Why I Don’t Have a Favorite Book

How dare you make me choose!

All writers, in some capacity, read. Rather, all people who tell stories also consume them.

Reading is by far the most traditional form of story consumption, though there are plenty of ways to do it now besides holding a physical book in your hand. The day I discovered the magic of audiobooks was the day I realized conquering my 2019 to-read list really was, in fact, possible.

Many people become writers because they started out as readers. I first became interested in stories when my dad started reading to me before bed as a child. As a kid, you discover something you enjoy — stories — and you become obsessed with that thing. You don’t just want more of it. You want to make your own.

I couldn’t tell you how many books I’ve read so far in my life if I tried. But I CAN tell you that there have been dozens of books, of the hundreds of my past, that have stuck with me.

Whenever someone sees my bookshelves and asks what my favorite book is, I always stumble. Not over the reasons why, but instead the title itself. Dozens of options go through my head. A classic, like To Kill a Mockingbird? The books my favorite movies are adapted from? Something from John Green? All of the above?

I usually give Looking For Alaska as my answer because it just happens to be the book I’ve reread the most (three times now, I think). But it’s just one of many books that have, over the years, changed my life.

I still remember reading a Sarah Dessen book for the first time. I liked Lock & Key so much that I read it from cover to cover in less than 24 hours. I tried to pass it along to everyone I knew. I couldn’t stop talking about it.

It was then, after reading that book, that I must have realized I wanted to write young adult fiction. I’d experimented in all kinds of genres up to that point, but it was that book — and Dessen’s other masterpieces — that awakened my passion for YA both as a reader and as a creator.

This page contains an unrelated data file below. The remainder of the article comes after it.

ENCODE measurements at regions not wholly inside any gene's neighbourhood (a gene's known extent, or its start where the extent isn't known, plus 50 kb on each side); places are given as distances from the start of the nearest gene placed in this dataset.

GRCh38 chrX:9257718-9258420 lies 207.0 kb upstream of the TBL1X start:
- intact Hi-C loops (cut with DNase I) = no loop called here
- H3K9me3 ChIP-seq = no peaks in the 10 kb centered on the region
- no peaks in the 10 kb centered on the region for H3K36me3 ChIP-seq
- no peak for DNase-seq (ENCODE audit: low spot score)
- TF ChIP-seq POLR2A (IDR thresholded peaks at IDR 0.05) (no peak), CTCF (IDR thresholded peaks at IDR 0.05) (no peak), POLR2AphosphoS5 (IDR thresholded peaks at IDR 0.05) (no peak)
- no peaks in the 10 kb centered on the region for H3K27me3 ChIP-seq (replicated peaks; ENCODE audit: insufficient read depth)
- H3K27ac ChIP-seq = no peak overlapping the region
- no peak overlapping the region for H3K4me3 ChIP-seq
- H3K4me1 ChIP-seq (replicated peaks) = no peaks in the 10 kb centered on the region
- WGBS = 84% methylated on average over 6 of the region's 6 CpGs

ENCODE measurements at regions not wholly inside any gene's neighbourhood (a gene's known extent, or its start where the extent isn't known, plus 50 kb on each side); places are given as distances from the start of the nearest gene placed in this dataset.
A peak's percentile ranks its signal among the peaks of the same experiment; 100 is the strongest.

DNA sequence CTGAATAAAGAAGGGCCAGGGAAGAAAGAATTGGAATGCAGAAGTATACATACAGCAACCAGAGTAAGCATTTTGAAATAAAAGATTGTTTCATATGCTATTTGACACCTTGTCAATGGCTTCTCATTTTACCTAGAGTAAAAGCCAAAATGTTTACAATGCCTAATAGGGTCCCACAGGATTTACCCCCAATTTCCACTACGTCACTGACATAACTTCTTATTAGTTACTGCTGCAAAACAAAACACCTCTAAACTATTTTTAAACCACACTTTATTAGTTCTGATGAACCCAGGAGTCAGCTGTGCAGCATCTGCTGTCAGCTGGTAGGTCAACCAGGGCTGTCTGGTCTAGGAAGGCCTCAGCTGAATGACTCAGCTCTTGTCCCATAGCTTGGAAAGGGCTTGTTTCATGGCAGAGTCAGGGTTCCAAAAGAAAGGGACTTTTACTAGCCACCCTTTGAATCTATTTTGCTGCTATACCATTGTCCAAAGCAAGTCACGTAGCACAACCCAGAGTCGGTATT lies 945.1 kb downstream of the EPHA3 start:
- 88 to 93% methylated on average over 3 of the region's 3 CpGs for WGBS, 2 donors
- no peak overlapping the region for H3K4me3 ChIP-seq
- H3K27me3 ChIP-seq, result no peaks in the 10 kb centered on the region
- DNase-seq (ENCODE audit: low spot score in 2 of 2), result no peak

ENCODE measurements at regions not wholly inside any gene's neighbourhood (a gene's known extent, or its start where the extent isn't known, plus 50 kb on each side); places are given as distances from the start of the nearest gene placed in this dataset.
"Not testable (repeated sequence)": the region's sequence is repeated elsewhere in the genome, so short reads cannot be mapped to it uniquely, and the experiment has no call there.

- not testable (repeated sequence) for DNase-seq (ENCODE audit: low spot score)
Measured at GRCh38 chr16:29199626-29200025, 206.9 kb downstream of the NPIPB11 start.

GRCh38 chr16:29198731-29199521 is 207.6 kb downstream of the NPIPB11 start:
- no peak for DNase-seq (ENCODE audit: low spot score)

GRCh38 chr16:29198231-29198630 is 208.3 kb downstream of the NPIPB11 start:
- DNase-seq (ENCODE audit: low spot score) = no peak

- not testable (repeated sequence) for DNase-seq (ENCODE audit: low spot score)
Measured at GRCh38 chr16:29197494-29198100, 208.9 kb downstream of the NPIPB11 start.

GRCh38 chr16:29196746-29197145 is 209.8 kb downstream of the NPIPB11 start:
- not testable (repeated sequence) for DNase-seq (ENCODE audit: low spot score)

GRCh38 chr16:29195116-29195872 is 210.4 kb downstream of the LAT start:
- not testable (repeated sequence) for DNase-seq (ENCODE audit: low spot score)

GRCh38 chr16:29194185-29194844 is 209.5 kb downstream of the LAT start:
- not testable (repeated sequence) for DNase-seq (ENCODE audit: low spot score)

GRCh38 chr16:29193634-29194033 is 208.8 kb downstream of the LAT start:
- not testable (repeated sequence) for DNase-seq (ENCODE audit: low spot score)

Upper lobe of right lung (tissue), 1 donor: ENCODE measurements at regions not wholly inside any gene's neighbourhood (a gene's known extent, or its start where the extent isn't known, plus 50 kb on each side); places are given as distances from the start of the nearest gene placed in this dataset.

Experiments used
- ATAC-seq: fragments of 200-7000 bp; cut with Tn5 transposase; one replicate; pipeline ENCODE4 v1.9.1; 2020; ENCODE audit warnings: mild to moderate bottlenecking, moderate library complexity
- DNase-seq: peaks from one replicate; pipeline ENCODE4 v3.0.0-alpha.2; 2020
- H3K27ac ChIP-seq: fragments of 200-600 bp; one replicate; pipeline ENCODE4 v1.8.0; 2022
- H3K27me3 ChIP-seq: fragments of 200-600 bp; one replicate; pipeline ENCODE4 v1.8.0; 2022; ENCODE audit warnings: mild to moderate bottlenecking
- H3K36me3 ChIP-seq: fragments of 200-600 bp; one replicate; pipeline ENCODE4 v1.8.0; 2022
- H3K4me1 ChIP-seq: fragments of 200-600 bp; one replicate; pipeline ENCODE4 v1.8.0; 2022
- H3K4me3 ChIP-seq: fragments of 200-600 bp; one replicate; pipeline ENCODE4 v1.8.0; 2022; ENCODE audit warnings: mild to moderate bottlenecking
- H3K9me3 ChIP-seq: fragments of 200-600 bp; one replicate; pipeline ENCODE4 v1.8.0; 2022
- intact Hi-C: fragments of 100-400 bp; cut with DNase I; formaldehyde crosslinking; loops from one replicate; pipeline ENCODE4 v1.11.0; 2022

And when I read a Laurie Halse Anderson novel for the first time, I finally accepted the fact that I am a happy, optimistic person who enjoys writing extremely dark fiction. I’d tried to avoid it because I didn’t want people to judge me. That was pretty stupid. My name is Meg, I put my characters through terrible things for some dark and twisty reason and I’m not ashamed.

Books haven’t just made me who I am. They have allowed me to accept — and even love — who I have always been.

And this is why I read — to draw as much inspiration from the largest variety of stories as I possibly can when I tell my own, and to do so without shame. Of course I enjoy it;  a storyteller is drawn to stories long before they begin writing for themselves. But most of all, reading motivates me to write, and so I do it as often as I can.

The best way to learn to write is, of course, to write. But the best way to learn how to tell good stories is by reading. This is how we learn the kinds of stories that entertain and interest us and those that don’t.

I couldn’t possibly choose just one book that has left a single mark on my life because the ones that have impacted me the most have all contributed equally to who I have become. Looking For Alaska showed me how to grieve. Tell The Wolves I’m Home gave me permission to be sad. The Hunger Games trilogy broke me and put me back together again in ways I hadn’t known a book could.

Every time I fall in love with a book — each time I discover a new story that speaks to me — I feel a little bit more like me.

Cherish your favorite stories. Revisit them. Love them. Do what you can to remind yourself why they matter so much to you. There is no law that says you can’t reread your favorite book 100 times if you want to.

But don’t limit yourself by only sticking to the stories you know and love. Having a favorite something doesn’t mean it has to be your only something. Expand your literary horizons. Every once in a while, grab a story you wouldn’t normally reach for. At least once a year I read a horror novel. Not my thing normally — but it’s such a different experience and worth the time. I always walk away having learned something I might be able to use in a story someday. Maybe.

Be brave. Try new things. This doesn’t mean you can’t keep reading and writing in the genres you love. But there’s also nothing wrong with challenging yourself. Comfort zones are comfortable, sure, but the more you know, the more you grow.

What are the best books you have read so far this year? Is there one book you always look forward to rereading every so often? What’s one book genre, as a reader, you will not touch?


Meg is the creator of Novelty Revisions, dedicated to helping writers put their ideas into words. She is a staff writer with The Cheat Sheet, a freelance editor and writer, and a 10-time NaNoWriMo winner. Follow Meg on Twitter for tweets about writing, food and nerdy things.


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